Is exploration a favorite aspect of gameplay for you? Do you love open world games? Share your thoughts with me!
I get to do this once a year on paper, but I feel it year-round.
Thursday, November 25, 2021 by Tatiora | Discussion: Stardock Blog
The weather in Michigan has started to turn colder, though for the time being we've dodged any real abundance of snow (I know, I know - I just cursed us). As we enter into the holiday season, I find it impossible not to reflect a bit on how fortunate I am to have become friends and share so many experiences with my inredible colleagues at Stardock.
The last two-ish years have been a bit strange, to say the very least. The pandemic forced us all into remote work and kept us from seeing each other for a long while - but, we managed to get around the loneliness by holding frequent online game nights. One night, we even organized a trivia competition, which turned out to be quite a lot of chaotic fun.
Since we've added several remote coworkers to our roster lately also, we still find time to run online game nights so that we can spend time with them, too! Of course, I'm not sure how effective it is as a team building activity when you're betraying each other in Among Us for hours on end...
Anyway, as vaccines started rolling out, we slowly and surely started returning to doing things together in the office. Our first big in person event was - surprise, surprise! - a board game night in our studio's cafe. It was the first time I had met a lot of our new hires at the time, and the energy in the room was joyful and excited as we got to connect with each other in person for the first time in ages.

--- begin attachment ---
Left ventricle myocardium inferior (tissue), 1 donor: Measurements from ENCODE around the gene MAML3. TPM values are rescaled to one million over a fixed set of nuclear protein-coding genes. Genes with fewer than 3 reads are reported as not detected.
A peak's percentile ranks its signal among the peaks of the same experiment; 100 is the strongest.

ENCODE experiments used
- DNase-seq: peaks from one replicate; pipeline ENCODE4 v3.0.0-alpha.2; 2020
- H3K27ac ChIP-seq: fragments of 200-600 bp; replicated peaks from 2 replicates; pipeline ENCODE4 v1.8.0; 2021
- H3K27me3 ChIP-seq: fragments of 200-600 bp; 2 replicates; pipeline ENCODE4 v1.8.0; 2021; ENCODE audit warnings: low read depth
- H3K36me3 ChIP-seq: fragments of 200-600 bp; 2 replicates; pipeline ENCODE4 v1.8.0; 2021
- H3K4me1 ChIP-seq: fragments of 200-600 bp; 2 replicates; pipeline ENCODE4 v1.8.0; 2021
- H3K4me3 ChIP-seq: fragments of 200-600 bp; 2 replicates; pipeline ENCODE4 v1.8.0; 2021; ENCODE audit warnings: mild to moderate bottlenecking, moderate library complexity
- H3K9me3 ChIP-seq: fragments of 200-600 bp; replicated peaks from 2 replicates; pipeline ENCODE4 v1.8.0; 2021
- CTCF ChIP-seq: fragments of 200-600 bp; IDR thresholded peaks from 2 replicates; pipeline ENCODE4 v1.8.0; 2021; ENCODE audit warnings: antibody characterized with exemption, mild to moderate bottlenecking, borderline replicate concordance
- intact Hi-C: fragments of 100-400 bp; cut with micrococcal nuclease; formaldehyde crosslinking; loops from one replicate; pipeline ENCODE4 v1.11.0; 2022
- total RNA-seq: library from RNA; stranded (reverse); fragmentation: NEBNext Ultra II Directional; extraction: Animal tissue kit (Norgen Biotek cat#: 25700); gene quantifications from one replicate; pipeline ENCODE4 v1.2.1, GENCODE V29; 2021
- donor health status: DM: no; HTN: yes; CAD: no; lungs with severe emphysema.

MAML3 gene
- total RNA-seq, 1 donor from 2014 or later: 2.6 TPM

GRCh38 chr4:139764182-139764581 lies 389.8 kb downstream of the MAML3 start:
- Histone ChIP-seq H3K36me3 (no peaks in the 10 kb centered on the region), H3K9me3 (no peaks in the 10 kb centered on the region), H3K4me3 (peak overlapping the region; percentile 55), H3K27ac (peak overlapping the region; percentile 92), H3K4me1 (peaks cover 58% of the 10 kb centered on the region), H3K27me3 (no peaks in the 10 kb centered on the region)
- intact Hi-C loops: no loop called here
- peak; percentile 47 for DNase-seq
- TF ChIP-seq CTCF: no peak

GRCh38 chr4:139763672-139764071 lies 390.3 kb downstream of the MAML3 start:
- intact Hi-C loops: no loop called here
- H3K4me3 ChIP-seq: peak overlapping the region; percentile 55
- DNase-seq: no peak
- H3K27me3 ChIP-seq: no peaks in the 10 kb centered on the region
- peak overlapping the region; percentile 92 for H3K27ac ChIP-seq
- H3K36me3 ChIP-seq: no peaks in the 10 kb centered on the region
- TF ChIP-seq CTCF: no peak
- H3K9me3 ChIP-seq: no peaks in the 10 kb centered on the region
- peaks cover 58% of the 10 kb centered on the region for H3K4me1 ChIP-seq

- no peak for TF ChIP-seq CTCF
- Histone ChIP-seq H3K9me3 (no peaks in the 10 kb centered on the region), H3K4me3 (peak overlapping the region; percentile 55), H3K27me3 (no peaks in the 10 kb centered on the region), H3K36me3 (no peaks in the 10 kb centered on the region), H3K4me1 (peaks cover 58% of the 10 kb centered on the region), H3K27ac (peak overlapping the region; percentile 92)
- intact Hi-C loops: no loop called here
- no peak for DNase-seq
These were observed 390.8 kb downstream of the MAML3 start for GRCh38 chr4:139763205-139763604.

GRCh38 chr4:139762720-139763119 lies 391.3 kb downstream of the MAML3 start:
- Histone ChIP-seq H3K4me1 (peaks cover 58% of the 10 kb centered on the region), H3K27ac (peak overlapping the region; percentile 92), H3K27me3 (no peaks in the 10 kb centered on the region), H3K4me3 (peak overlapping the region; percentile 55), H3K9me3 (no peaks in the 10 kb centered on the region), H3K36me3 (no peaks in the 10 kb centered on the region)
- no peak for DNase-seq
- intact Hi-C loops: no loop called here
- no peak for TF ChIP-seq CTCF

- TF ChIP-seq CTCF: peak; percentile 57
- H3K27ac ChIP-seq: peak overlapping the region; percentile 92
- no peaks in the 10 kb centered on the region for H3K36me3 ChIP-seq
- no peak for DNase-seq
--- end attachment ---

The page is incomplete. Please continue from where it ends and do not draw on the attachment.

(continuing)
What followed was a slew of other fun activities together - it's almost like we crammed a year's worth of gatherings into the month of October alone! Our annual chili cook-off was hugely successful and ended with us trudging back to our desks with bellies full of chili and smiles on our faces. The competition was fierce, but only three of us could take home the coveted prizes while everyone else plots on how to overthrow us next year.
We also had a trip to a local Cider Mill for some cider and donuts - plus a really toasty bonfire! - followed by our big Halloween party at the end of the month. Everyone here at Stardock loves Halloween and our array of costumes this year definitely didn't disappoint!
We may have burned the candle at both ends that day, since later in the evening we held our first ever Stardock D&D night. Most of us didn't leave the office until close to 1am - but it was more than worth it. Our adventure went off without a hitch and everyone had an amazing time.
We have a short break for Thanksgiving today and tomorrow, and then it's back for a couple of weeks so we can wrap up projects before our holiday! Stardock will be closed from December 24th - January 2nd so we can have a little vacation before we start ramping up for all of the great stuff we've got planned for 2022.
I hope your holiday season is safe and filled with joy. Thanks for reading!
Thursday, November 11, 2021 by Tatiora | Discussion: Stardock Blog
I have long known that I work with plenty of people who love games - that's not news to me, and if you've been reading these blogs at all, it isn't to you either! What did surprise me, however, was just how many of my colleagues actually love Dungeons & Dragons and other table-top RPGs.